Mold on the boat

Hcard

Member II
I notice i have white dust on certain parts of my boat an my daugher started caughing. I assume is mold..please see pics . cam anybody recommend how to deal with mold on the boat please? Many thanks...
 

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Loren Beach

O34 - Portland, OR
Senior Moderator
Blogs Author
Florida? Yep... mold and mildew.
Others in the deep South should some cleaning and surface preserving ideas.

Up here in a colder climate, but with a lot of winter damp, we varnished out our interior. Lot of work, but we are pleased with the look and function. Lots of other correct answers, tho.
 

goldenstate

Member III
Blogs Author
I will be interested to hear what others say, but what I have been told and what makes sense to me given my experience with mold in other contexts is as follows:

Mold thrives in damp, dark conditions. Your best means of battling mold is to keep your boat dry (and light too, if possible).

1. Where is moisture getting in? Fix your leaks.

2. Keep the air inside the boat moving and warmish if possible. I have two fans the I leave running inside my boat (berthed with shore power). The moving air helps to keep things dry.

3. Get to you boat and get it aired out as frequently as possible. If you have a leak and water accumulates, then your cabin becomes a greenhouse of damp air. Open the hatches, open the companionway, let the humidity normalize.

4. I know some people in more humid climates use de-humidifiers. It would be overkill for me in Northern California. If you have shore power accessible, this will be another way to keep your interior dry. Set up the water accumulated to drain to a bilge or some other appropriate system.

For cleaning, use a Home Depot mold cleaner solution, or make some with bleach and water.
 

jtsai

Member II
For quick solution, wipe down with 50/50 water and vinegar. If you are in humid climate, frequent application of lemon helps, I had good luck using Wieman lemon oil.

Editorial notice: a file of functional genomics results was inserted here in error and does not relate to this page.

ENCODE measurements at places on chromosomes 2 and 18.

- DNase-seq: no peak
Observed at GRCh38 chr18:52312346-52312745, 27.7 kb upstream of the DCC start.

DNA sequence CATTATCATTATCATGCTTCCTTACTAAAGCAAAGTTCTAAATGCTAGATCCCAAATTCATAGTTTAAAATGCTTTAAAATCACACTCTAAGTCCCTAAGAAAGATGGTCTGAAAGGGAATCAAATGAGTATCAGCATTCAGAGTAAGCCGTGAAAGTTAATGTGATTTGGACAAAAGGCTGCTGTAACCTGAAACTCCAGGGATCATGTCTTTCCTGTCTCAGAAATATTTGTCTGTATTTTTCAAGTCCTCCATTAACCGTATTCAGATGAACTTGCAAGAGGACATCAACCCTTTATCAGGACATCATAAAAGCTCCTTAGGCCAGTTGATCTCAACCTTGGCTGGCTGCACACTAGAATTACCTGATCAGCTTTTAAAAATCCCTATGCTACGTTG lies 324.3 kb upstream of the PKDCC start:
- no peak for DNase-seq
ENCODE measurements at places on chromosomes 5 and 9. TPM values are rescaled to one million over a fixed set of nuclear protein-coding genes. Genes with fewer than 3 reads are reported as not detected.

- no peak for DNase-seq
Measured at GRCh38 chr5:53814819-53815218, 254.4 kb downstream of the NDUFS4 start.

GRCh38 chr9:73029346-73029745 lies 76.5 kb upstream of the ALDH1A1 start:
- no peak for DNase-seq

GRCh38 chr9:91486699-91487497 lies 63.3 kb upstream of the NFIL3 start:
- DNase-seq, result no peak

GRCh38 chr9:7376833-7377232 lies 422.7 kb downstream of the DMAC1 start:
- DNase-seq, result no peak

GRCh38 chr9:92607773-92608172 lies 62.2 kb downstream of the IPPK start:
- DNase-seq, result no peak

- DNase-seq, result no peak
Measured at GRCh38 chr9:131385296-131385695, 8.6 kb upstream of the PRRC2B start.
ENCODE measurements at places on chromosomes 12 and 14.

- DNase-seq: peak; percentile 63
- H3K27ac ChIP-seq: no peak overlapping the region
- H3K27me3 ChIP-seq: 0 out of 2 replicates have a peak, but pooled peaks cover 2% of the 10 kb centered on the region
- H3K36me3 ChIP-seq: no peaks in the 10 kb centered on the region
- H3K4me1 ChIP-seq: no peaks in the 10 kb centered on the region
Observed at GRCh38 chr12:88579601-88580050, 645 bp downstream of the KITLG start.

MCD

Member I
Getting the same problem as we started living aboard in the Northern California winter.
We will probably go for the vanishing solution as we are trying to follow good habits along the lines of goldenstate ones.
How often do you vanish your interior Loren? Did you do several coats once and now rely on them for a couple of years, or are you repeating the process every year? Just trying to figure out what I'm signing up for.

Good luck Hcard!

--
Marie
 

Loren Beach

O34 - Portland, OR
Senior Moderator
Blogs Author
We find that once varnished, the interior is done for ... decades.... There is little UV hitting it except thru a port light. Try to get at least 5 coats on. Some areas that I wimped out on, with only 3 coats are looking a bit rough after a few years. My friends that do this for money all specify 8 coats or more for a lasting surface.
The general answer is that once you get to a hard surface, you are done forever, on the interior wood.
I would prefer a semigloss, to help hide my finishing blemishes , but the Admiral insists on gloss , so "gloss' it is. What with first cleaning with TeaKa A&B to get back to the original golden teak appearance, we do love the way the refinishing has brightened up the whole interior.

Varnish on any wood on the outside of the boat is a whole other story, tho. Sun/UV and water really affects it, yearly. Ick.
That's why our new handrails are SS............
 

Christian Williams

E381 - Los Angeles
Moderator
Blogs Author
Somewhat related to mold:

 

CTOlsen

Member III
if you are able to maintain electrical power to the boat, such as at a dock, then use a dehumidifier. I bought one through eBay ($100.00) and run it while we're not onboard. I installed a drain hose which allows it to drain to the galley sink. This stopped the mold completely.